Myrsine salicina (Toro)
Species: M. salicina
Binomial name: Myrsine salicina
Synonyms: Suttonia salicina, Rapanea salicina
Common name: Toro, Long-leaved mapau.
Myrsine salicina is a species of shrub or small tree native to New Zealand. Found throughout much of the country in coastal to montane forests, from North Cape to about Hokitika in the South Island.
It is a small upright tree growing to around 8 metres in height and bears thick, leathery, long, narrow, smooth leaves that are erect and reddish-yellow when young. The trunk has thick, furrowed bark.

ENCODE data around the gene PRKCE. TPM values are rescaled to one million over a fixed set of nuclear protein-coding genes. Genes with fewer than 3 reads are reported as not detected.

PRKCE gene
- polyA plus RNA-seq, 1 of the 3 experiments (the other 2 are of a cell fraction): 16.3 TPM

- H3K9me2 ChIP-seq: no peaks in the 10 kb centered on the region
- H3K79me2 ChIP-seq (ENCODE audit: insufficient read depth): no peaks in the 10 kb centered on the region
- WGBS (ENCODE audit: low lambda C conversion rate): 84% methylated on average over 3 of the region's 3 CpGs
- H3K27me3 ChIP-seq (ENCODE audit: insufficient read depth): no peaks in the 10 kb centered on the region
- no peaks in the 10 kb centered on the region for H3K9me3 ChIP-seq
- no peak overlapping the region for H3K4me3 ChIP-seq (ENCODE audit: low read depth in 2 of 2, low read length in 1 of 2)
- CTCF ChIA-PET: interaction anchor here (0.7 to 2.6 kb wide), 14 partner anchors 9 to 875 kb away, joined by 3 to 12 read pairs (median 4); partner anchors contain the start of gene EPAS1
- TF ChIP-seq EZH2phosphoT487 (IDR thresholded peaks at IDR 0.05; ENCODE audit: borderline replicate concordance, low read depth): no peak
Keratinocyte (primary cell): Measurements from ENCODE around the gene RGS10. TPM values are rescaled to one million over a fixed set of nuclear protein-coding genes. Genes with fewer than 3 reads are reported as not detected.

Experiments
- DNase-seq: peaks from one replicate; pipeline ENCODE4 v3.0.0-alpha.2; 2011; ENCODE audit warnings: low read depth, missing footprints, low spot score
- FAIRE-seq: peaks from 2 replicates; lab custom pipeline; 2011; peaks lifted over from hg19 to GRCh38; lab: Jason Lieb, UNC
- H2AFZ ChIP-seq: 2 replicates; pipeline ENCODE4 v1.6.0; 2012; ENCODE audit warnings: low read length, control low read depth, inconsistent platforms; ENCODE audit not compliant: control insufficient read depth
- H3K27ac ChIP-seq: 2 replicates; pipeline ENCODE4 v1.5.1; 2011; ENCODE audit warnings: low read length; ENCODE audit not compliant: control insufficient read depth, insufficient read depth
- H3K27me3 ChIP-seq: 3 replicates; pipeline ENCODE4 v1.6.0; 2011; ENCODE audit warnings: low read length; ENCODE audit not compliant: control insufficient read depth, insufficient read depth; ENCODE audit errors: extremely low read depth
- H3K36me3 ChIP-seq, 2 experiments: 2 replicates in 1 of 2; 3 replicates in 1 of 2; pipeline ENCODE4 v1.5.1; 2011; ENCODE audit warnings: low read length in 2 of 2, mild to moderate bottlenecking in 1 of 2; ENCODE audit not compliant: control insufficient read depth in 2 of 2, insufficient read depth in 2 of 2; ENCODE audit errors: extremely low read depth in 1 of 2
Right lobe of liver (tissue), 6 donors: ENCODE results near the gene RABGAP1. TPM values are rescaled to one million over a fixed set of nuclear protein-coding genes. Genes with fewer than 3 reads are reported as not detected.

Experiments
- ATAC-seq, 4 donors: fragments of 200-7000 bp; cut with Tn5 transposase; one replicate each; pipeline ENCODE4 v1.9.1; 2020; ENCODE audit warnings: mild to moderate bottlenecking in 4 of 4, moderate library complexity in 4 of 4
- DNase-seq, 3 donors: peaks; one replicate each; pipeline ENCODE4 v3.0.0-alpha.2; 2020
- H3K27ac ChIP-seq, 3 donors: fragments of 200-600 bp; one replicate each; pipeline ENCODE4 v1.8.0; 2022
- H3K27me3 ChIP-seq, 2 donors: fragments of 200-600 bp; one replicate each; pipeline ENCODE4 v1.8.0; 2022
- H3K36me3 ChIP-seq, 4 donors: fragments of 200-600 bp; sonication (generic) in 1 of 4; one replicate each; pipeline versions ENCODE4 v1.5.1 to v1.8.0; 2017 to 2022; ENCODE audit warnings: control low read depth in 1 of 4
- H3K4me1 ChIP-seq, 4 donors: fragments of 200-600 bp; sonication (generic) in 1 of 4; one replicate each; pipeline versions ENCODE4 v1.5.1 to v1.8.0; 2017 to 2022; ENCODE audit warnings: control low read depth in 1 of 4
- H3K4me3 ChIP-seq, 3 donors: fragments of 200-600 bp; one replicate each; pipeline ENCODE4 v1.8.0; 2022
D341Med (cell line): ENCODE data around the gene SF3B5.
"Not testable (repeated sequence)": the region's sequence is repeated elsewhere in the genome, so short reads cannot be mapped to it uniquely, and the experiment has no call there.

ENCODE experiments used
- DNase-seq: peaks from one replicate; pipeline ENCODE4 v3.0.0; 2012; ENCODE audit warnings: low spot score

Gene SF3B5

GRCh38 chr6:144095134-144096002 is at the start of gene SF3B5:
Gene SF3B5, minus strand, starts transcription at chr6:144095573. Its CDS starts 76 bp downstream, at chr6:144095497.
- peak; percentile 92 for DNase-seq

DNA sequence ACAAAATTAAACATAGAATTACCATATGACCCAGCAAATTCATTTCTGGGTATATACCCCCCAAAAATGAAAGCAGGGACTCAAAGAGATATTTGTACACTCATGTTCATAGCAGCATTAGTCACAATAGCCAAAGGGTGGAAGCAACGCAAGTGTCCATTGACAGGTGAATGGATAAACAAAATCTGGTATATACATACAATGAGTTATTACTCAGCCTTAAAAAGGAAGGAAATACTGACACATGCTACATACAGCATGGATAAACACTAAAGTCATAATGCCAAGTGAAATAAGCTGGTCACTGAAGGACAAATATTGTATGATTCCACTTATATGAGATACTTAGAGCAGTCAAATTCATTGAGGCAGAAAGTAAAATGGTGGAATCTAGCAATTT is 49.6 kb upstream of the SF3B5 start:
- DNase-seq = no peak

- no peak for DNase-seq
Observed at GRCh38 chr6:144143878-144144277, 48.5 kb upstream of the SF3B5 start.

The leaves are 7-18cm long by 2-3cm wide, with a smooth edge and the leaves surface is covered with very small glands.
In spring clusters of small cream to pale pink coloured flowers (3 - 5 mm across) are produced along the branches. These are followed by single seeded, red-to purple 8-9mm long fruits.
Myrsine salicina is threatened in areas where the introduced possum occurs, as it is one of their preferred foods.
The early Rotorua Maori used a straight piece of a branch as the handle of a bag net, because the wood is very springy and will not break or snap.
For more details visit: http://www.nzpcn.org.nz/flora_details.aspx?ID=1011
Growing tips. March
Top surface of a leaf.
Close up of the top surface of a leaf.